It is reasonable to believe?and our own experience has proved?that when the people themselves arrange, order and control public institutions all secure greater benefits from government than when the people submit to the rule of the few who regard government primarily as an agency to serve their own special or private ends.
The terrific struggle through which we have just passed has humbled the despot and overthrown the tyrant. Kaiser and czar and king have been sloughed into the discard of the ages. With them has gone, or soon will go, each and every form of special privilege.
Neither birth, nor race, nor position, nor wealth will procure any immunity or unjust privilege for any person; but every human being, by virtue of his birthright, will stand equal before the law in every quarter of the globe.
In this world-trend toward democratic government every true American should find peculiar pride and gratification. In the great sisterhood of republics, the United States has furnished the inspiration and example and ever must retain first place. California, the most truly democratic commonwealth in the Union, also greatly rejoices that the hope and aspiration of the honest, intelligent and right minded people of all lands, is to work out for themselves exactly such institutions as we have secured for ourselves.
But the very fact that California is the most truly democratic state in the Union, brings with it a sense of responsibility that may not be lightly regarded. The cause of popular government throughout the world, in some measure, will be advanced or retarded as we here work out our problems. We must see to it that nothing is done in California that will militate against the success of that great movement which embodies the aspirations of almost the entire human race. Rather must we so arrange and order our affairs that they may most successfully contribute to our own welfare and happiness and at the same time prove an inspiration and an encouragement to those in other lands who are striving to establish government by and for the people.
Our laws must be so just and fair and our institutions so beneficent that there will exist neither reason nor excuse for discontent. It is true that there does exist a treasonable propaganda directed against all order and against all law, which is wholly destructive and unreasoning, and which is a menace not only to honest labor, but threatens as well to plunge the whole human race back in the savagery and misery from which it sprang.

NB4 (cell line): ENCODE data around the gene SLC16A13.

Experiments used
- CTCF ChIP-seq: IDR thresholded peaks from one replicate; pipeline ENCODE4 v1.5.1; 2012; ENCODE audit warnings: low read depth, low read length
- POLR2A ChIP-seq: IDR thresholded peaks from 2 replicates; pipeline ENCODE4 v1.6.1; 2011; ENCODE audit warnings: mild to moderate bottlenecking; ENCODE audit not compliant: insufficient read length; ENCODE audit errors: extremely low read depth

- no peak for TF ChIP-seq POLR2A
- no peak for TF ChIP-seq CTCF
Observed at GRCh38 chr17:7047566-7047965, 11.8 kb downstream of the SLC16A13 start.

I refer to that anarchistic movement which in Europe is termed the Bolshevik and has its counterpart here in the so-called I. W. W. Some of these inciters of violence falsely claim to be acting in behalf of laboring men, an assertion which labor denies and resents. It is important that every person should understand that neither labor?organized or unorganized?nor any honest man who works either with his hands or with his brain, has anything in common with these skulking wielders of the torch and contemptible setters of time-explosions.
Unless vigorously punished and stamped out this evil thing will destroy labor as completely as it will destroy every other existing thing which is honest, and noble and right. We must not ignore this present danger. Not only must we visit the full weight of the law upon these lawless fiends, but we must meet their vicious propaganda with an aroused public sentiment. There is need for an organization to point out the falsities and the impossibilities of terrorist doctrines. In this work honest labor might well take the lead.
One phase of the labor problem which immediately concerns us is finding work for returning soldiers. It is our duty to provide employment for every one of our brave boys who was willing to die, if need be, that free government, such as ours, might live.
Happily, California is in position to furnish immediate employment upon the highways of the State. I have arranged with the Highway Commission that returning soldiers shall have preference and that work will be provided on the highways for every California soldier that needs it.
California owes much to its splendid women and many of our best laws and improved conditions are due directly to woman’s participation in public affairs equally with men. It is fitting that the women of this State who live under the laws should have a voice in making these laws. For the first time women are sitting as members of the California Legislature. I desire to welcome them among us. I am sure their influence and their work will prove highly beneficial to the State.
The year just closed brought to an end a period of great strain, and of great sacrifice?a period which applied the acid test to character. At the commencement of this year we look forward to an era of peace and prosperity. With thanks to a Divine Providence who has guided us through the dark and fearful days of war, we enter upon our new duties with new courage, new hope and new resolve.